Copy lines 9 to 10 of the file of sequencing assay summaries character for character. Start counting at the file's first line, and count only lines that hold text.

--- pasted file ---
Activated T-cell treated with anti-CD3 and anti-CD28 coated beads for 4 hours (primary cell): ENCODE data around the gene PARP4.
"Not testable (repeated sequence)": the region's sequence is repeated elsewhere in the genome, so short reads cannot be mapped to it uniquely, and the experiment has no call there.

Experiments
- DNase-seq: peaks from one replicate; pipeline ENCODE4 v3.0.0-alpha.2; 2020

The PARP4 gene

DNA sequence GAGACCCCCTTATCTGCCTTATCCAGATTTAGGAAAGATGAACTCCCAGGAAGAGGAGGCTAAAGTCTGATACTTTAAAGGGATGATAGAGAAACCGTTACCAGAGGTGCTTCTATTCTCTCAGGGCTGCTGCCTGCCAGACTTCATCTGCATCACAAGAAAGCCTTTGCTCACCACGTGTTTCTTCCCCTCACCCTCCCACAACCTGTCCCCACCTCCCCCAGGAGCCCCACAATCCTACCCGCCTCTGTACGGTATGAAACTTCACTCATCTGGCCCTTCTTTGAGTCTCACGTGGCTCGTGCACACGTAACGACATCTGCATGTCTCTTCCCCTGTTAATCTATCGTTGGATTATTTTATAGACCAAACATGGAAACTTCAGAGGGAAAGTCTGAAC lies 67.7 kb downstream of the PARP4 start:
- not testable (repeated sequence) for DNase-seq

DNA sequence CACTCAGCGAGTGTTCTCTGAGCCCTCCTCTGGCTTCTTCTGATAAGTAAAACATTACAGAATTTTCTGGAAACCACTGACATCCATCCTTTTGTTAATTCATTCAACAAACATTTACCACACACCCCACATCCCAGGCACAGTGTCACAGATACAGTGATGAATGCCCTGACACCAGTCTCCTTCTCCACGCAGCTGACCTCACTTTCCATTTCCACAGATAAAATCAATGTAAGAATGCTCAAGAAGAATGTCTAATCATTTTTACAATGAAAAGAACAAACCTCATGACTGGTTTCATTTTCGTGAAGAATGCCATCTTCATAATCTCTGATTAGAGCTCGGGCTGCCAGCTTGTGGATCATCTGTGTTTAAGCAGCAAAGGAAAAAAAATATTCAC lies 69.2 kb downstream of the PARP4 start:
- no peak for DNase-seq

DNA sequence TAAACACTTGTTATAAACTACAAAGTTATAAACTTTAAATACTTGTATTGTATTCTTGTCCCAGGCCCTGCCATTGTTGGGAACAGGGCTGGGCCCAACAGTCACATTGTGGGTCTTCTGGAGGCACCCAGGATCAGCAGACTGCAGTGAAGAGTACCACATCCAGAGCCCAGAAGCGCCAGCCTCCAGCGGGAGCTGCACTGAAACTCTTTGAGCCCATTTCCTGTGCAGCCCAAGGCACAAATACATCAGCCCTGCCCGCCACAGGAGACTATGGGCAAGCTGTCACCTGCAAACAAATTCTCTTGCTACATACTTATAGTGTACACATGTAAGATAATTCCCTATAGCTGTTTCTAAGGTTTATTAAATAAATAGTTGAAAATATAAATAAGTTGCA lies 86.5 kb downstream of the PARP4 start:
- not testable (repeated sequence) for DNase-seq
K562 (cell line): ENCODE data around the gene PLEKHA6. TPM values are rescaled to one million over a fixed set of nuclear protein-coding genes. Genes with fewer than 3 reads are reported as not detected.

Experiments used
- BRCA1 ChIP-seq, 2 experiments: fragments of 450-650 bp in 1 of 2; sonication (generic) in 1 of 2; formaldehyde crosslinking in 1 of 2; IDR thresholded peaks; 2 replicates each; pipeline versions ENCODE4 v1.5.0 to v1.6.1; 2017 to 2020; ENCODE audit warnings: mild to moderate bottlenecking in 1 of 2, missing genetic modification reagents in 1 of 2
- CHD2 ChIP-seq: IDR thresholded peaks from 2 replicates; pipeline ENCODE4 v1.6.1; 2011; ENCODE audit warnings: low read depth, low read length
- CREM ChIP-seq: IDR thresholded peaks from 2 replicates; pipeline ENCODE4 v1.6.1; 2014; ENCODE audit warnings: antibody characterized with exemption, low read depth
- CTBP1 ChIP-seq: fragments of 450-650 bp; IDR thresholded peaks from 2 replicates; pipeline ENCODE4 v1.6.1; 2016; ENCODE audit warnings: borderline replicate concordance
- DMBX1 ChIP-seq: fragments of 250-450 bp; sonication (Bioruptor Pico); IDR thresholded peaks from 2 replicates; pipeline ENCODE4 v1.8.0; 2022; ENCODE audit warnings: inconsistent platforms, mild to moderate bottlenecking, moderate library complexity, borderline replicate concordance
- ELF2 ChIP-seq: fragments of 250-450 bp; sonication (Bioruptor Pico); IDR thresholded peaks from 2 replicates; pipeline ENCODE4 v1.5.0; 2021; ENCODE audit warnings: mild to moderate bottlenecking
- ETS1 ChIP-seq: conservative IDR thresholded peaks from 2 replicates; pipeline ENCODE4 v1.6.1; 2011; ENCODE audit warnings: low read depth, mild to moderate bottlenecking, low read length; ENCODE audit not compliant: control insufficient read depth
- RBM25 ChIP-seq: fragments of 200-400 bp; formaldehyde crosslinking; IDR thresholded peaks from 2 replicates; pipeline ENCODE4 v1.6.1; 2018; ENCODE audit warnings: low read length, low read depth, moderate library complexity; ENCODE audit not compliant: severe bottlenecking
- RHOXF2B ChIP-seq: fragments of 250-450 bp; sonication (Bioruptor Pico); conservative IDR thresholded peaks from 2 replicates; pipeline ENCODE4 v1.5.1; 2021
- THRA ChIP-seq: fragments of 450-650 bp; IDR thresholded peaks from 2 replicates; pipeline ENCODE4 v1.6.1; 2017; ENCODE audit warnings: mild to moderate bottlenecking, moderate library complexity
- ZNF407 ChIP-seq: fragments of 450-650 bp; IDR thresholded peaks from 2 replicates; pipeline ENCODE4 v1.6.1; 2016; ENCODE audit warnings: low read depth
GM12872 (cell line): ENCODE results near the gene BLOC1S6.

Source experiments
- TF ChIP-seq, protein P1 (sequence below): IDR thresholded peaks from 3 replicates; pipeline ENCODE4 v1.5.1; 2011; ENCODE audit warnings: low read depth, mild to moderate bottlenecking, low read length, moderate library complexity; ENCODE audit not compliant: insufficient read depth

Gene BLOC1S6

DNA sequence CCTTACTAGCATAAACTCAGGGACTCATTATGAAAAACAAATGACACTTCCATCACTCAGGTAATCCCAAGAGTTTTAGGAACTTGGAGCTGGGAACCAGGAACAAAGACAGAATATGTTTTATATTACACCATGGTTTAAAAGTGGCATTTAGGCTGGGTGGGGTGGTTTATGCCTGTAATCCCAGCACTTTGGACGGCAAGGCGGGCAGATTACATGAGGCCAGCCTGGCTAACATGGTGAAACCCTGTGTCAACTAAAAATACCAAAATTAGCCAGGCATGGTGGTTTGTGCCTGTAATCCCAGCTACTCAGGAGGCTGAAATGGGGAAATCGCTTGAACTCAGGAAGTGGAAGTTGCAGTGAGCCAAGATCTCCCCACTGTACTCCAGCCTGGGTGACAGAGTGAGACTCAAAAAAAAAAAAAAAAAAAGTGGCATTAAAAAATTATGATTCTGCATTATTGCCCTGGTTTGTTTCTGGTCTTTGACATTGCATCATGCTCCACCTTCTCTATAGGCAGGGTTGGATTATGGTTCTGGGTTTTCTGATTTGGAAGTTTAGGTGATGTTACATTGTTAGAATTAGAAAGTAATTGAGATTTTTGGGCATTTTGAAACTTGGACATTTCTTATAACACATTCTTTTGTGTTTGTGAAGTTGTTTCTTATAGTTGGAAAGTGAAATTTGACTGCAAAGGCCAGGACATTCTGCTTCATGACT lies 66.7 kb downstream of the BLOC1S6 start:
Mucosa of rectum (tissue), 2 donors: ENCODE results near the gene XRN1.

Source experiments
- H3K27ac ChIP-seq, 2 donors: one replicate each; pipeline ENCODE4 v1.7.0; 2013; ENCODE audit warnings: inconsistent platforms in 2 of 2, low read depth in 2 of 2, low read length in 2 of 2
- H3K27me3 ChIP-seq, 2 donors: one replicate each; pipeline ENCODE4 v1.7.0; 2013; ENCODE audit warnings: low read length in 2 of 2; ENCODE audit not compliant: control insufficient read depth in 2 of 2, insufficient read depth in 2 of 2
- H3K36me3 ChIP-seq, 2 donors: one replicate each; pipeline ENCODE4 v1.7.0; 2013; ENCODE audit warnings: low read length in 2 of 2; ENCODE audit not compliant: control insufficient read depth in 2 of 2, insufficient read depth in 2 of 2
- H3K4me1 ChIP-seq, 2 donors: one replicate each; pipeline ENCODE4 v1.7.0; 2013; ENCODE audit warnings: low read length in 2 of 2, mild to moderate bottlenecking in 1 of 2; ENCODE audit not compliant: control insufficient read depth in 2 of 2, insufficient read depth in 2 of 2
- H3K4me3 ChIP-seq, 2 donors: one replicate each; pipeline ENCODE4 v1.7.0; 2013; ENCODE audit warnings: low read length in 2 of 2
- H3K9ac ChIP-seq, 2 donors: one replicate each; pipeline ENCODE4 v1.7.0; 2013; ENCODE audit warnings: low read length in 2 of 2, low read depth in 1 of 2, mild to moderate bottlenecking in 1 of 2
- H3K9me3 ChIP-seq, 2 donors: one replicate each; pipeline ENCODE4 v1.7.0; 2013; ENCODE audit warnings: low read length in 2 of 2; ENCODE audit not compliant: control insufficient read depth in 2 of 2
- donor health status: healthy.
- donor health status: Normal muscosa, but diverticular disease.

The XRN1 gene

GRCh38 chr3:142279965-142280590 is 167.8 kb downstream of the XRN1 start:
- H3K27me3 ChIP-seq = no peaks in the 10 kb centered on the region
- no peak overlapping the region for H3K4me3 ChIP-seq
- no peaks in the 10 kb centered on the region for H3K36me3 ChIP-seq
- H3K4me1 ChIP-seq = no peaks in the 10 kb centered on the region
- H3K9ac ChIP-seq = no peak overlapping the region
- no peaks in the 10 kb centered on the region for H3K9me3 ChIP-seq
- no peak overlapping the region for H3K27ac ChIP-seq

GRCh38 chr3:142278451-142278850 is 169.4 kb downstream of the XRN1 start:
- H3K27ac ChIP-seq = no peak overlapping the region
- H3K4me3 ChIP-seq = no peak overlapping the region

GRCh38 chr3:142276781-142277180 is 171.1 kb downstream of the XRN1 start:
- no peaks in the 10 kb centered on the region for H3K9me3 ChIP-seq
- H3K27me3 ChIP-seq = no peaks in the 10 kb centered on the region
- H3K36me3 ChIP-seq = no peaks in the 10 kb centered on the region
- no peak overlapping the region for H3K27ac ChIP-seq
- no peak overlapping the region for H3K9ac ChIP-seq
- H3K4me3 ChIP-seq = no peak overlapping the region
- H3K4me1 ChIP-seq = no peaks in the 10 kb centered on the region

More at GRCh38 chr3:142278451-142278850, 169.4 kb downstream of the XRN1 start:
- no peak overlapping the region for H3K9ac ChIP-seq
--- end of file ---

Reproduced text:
- no peak for DNase-seq

DNA sequence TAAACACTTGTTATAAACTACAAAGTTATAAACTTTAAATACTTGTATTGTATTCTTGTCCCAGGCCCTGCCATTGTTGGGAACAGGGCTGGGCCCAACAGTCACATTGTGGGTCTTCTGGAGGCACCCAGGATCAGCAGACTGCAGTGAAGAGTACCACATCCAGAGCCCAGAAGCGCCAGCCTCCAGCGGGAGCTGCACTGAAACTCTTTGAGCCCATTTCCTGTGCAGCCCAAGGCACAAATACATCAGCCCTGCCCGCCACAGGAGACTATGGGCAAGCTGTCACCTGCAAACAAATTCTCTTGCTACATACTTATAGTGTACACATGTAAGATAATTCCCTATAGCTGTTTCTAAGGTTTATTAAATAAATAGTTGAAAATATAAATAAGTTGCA lies 86.5 kb downstream of the PARP4 start: